If Your Lordship is minded, despite the conduct of the Defendants over this document, to admit the Müller document in evidence, then I submit these comments on its evidential value: The document may not be genuine (although it does have SS runes in the last line, the Russians captured Nazi typewriters); it is a typescript copy totally bereft of any authenticating stamps or signatures; its source is the Central State Archives of the "October Revolution". The document merely invites the four taskforce commanders to provide to Berlin, for submission on a current basis to Hitler, "particularly interesting visual material like photos, posters, leaflets and other documents" - none of which seems to relate to the taskforces' homicidal duties, so much as to their other well known functions as intelligence agencies specifically tasked to raid and secure the headquarters and files of former Soviet party and administrative offices. It is difficult to image what "photos, posters, leaflets and other documents" would be "procured" that might relate to the Final Solution in the east. I know of no response-documents to this appeal - neither letters submitting materials to Müller, referring to this message, nor such materials being forwarded by Müller to Hitler "on a current basis" or on any other basis.



One other matter. Your Lordship will remember that Mr Rampton put to Professor Funke, on Day 28 (March 1) in re-examination at page 174, a document which I wrote to Dr Frey and my Munich lawyer, Dr Michael von Sprenger, in January 1991. Starting at P-178 I was quoted as predicting "a political drawing together of the German speaking peoples of Europe ... within a framework of a just settlement with Warsaw", and expressing the personal view that "the future of England can only be secured in common friendship with the new Germany". Mr Rampton argued on the basis of that letter that any person who sympathised with Hitler in his desire for peace with England was a neo-Nazi. On March 5 this year, only a few days ago, we learned that in 1940 Her Majesty the Queen Mother held precisely these views and expressed them in private to Lord Halifax when he was the foreign secretary.188 The papers of the Viscount Monckton of Brenchley, which I examined at the Bodleian ten years ago, have now given up more secrets except for box 24, which contain, according to government sources, correspondence showing the Royal Family's hostility toward the new prime minister Mr Churchill and their preference for Lord Halifax, and the Queen Mother's own desire that Britain conclude an early peace with Hitler.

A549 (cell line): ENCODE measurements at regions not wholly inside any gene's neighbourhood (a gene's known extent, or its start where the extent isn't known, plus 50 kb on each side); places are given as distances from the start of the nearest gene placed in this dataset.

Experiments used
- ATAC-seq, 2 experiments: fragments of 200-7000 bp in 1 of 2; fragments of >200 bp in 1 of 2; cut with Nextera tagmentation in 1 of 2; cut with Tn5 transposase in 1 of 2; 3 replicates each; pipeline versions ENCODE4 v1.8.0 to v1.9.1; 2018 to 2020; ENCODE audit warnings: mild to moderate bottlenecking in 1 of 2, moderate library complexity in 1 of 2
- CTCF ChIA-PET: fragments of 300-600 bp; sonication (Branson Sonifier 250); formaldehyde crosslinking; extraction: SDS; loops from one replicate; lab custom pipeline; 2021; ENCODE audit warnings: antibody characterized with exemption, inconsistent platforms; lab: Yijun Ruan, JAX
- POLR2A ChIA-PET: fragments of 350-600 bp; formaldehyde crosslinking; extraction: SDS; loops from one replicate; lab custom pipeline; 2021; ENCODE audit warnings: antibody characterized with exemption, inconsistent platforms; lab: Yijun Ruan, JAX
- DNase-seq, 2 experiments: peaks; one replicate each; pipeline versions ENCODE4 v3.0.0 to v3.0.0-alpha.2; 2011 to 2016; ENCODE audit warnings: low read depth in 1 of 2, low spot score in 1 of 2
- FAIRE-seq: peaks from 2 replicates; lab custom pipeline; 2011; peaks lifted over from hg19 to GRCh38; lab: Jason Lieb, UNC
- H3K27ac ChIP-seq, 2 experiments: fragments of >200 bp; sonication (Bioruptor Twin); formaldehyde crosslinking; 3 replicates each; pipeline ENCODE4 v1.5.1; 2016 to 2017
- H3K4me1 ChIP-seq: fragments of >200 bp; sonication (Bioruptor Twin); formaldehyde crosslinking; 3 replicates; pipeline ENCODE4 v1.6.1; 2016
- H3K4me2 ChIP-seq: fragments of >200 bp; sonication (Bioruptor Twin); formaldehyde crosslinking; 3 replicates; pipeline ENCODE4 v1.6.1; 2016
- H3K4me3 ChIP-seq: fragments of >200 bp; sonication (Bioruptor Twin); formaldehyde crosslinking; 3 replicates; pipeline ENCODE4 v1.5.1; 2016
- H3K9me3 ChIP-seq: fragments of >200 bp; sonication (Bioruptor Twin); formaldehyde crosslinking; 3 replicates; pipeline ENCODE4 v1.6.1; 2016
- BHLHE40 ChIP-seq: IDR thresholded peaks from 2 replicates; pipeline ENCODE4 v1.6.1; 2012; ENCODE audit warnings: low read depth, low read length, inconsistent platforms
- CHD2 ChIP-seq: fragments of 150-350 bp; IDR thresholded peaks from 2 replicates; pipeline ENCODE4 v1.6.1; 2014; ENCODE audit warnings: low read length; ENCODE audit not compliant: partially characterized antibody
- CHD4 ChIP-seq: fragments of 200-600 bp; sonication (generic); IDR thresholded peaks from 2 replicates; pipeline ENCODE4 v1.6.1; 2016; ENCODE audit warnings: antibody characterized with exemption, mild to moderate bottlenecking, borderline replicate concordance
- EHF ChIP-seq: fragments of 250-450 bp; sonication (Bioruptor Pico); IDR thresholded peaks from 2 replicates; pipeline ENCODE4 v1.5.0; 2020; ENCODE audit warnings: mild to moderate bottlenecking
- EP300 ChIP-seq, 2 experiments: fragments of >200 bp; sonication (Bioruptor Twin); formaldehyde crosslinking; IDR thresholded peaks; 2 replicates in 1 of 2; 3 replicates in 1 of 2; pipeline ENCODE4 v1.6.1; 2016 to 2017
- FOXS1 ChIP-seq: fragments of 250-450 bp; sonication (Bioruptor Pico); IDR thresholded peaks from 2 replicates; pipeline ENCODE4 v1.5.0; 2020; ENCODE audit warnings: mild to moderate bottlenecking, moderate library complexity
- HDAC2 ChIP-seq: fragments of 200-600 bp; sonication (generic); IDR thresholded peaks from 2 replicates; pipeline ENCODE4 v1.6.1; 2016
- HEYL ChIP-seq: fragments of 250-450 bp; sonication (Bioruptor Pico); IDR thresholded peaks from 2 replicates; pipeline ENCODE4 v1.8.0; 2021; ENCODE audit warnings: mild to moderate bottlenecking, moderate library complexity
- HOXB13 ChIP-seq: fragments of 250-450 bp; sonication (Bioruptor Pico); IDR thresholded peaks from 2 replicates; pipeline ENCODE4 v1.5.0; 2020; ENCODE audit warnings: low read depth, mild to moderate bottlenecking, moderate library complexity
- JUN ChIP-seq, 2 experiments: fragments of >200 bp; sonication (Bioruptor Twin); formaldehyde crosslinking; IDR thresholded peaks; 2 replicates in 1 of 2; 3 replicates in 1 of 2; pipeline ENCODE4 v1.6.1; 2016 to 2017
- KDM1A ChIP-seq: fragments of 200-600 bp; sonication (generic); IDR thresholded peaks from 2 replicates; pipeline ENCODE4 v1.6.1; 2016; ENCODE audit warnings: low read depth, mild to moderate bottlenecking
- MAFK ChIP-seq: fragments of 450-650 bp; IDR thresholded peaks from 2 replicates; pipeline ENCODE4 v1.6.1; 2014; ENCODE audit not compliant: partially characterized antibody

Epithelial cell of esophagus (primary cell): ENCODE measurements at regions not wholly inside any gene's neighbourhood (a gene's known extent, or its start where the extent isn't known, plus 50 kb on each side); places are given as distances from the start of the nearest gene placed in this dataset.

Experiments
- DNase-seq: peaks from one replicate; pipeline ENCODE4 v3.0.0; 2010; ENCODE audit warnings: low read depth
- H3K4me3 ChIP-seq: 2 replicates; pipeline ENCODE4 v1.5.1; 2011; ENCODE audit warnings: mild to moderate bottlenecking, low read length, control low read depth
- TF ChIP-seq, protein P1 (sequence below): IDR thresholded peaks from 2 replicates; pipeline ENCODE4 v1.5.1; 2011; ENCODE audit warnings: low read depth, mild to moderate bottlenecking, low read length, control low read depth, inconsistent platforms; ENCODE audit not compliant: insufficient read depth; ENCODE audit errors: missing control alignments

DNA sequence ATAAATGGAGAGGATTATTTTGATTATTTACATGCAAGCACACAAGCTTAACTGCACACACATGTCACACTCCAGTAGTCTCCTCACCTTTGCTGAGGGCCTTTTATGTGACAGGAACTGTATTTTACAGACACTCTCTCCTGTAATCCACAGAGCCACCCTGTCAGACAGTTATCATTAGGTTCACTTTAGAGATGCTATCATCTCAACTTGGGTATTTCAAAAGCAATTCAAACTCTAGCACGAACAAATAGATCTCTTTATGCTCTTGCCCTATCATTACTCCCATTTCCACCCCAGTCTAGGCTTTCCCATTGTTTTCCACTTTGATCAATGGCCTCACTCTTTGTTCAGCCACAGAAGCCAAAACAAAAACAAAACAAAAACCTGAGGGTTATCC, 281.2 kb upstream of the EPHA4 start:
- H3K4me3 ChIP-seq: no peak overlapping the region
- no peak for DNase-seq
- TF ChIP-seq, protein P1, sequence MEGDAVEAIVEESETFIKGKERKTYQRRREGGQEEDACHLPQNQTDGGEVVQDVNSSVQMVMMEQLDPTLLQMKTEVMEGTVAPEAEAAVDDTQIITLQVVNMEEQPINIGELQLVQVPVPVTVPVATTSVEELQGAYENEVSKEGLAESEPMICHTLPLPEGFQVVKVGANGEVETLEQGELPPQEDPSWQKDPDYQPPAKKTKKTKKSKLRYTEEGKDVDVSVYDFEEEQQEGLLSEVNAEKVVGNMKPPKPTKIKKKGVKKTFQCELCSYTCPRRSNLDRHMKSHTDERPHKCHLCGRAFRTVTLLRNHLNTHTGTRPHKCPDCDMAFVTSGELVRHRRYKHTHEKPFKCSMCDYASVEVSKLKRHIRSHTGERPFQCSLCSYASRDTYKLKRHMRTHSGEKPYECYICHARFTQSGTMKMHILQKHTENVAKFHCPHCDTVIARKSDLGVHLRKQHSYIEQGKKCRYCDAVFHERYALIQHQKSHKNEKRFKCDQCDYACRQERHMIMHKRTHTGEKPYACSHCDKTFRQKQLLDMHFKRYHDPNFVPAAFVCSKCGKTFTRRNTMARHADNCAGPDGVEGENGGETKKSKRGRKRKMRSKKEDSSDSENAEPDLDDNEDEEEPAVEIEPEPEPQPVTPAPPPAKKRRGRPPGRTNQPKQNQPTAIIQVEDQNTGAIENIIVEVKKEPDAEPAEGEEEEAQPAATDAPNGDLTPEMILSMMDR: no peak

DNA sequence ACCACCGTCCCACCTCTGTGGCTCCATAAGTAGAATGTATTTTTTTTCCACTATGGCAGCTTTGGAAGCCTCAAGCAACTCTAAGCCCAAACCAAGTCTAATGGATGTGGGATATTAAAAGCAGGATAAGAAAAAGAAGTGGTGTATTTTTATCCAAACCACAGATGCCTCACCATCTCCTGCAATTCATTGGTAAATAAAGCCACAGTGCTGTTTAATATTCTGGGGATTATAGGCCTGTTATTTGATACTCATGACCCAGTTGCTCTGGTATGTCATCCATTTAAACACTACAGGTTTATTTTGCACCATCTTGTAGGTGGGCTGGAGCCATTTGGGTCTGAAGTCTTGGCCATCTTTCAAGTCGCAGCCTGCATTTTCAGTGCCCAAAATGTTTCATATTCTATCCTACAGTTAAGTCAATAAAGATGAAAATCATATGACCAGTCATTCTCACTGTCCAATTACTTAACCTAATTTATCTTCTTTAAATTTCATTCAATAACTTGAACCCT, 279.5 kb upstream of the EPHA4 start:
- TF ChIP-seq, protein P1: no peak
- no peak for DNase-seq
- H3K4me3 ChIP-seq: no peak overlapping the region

Is it not remarkable that at precisely the same time that I was being publicly excoriated by Mr Rampton for expressing those views, which are sincerely held, in several of my books, it turns out that they were inherently the same as those of the Queen Mother? She was well aware from the Cabinet papers, as indeed are most historians now, that Hitler had made such a peace offer during 1940, and several respectable historians, including my friend the late Alan Clark and Professor Charmley have expressed the same belief.

Part 36 offer. It is right that Your Lordship should be informed that pursuant to the Act I made a formal Part 36 offer to the Defendants, many months ago; not once, but twice, since at first they argued that the new Rules did not apply. The Defendants refused the offer.

Costs. I do not propose asking for my costs in this action. Although I have lost three years of my life in preparing for the case, have had to hire extra staff, and have spent two months in this courtroom, including about twenty days in the witness box, I have decided that it would be too arduous to quantify, in a matter that would satisfy the Taxing Master, every penny that I have had to spend to defend and retrieve my reputation.


I do however ask that Your Lordship give Judgment in the terms and on the premises set out in my writ and statement of claim, namely:


  • damages including aggravated damages for libel; and
  • an injunction restraining the Defendants and each of them whether by themselves their servants or agents or otherwise from further publishing or causing to be published the said or similar words defamatory of the Plaintiff. 



David Irving Tuesday, March 14, 2000